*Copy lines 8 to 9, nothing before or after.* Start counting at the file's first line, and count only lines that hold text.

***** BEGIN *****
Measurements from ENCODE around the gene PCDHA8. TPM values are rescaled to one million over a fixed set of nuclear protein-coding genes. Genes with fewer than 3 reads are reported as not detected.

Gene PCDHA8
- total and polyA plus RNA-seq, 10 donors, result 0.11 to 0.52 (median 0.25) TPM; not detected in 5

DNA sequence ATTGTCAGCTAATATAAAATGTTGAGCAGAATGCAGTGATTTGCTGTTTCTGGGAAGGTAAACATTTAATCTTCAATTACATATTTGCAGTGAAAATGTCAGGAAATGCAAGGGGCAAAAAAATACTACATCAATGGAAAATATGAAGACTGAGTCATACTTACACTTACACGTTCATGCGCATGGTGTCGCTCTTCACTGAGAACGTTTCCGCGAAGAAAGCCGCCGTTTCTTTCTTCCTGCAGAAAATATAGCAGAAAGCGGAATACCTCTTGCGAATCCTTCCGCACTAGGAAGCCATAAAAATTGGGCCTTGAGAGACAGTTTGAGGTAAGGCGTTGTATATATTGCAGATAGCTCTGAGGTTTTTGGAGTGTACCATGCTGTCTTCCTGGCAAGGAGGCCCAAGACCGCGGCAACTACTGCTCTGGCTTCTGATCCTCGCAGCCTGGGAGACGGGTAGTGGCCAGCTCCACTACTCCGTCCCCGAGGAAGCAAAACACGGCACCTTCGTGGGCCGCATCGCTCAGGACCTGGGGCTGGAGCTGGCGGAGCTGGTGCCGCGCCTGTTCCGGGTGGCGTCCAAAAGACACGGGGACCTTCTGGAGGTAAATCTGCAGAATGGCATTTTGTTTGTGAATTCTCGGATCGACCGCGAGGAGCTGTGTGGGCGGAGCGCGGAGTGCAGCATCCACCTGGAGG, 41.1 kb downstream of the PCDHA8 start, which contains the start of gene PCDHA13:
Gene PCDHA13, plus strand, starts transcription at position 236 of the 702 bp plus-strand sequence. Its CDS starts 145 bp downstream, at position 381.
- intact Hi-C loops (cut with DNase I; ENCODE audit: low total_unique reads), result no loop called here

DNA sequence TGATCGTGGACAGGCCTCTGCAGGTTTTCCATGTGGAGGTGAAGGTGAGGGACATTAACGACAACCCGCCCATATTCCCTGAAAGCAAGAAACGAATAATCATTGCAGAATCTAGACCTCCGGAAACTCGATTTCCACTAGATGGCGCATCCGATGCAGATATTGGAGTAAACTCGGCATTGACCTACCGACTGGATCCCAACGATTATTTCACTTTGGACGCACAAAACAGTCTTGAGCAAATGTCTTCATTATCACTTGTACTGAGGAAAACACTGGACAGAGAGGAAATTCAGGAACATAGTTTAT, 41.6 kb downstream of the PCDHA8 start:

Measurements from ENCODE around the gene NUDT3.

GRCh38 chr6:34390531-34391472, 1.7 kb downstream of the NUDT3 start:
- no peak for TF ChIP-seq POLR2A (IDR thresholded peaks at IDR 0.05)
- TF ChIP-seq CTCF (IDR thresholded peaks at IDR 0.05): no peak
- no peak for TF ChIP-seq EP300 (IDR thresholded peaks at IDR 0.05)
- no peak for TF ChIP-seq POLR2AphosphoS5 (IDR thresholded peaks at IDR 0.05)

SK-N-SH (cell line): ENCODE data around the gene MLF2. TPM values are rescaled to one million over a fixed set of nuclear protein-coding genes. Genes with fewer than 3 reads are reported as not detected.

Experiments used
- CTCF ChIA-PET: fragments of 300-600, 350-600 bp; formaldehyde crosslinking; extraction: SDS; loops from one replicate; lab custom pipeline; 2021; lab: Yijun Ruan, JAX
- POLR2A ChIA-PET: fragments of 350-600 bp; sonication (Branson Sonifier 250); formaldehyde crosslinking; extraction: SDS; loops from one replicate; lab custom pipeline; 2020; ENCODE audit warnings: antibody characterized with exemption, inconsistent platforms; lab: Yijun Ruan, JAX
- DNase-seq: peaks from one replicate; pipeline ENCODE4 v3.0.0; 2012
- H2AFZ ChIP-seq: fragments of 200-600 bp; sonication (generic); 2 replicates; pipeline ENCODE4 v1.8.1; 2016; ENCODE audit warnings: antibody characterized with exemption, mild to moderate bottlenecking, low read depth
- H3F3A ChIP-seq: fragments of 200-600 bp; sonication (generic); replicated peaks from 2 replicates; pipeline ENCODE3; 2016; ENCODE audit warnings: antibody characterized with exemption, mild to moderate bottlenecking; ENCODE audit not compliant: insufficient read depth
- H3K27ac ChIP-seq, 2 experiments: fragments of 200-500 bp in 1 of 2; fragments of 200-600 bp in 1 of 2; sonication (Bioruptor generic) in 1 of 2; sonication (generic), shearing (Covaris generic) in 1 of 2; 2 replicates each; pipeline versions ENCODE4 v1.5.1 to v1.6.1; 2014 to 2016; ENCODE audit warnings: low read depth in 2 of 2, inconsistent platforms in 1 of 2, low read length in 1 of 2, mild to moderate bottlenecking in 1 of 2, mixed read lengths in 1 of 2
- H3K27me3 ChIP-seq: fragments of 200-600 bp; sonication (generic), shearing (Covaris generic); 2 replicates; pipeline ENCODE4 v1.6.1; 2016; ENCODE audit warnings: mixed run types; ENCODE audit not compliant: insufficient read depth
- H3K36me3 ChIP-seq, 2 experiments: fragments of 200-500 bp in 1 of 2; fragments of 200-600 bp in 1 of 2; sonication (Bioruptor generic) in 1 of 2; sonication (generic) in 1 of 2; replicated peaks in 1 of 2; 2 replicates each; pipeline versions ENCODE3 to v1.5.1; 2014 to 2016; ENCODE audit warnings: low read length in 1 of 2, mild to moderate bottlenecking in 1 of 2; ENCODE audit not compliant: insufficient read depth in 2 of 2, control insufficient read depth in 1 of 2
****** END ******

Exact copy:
Measurements from ENCODE around the gene NUDT3.

GRCh38 chr6:34390531-34391472, 1.7 kb downstream of the NUDT3 start: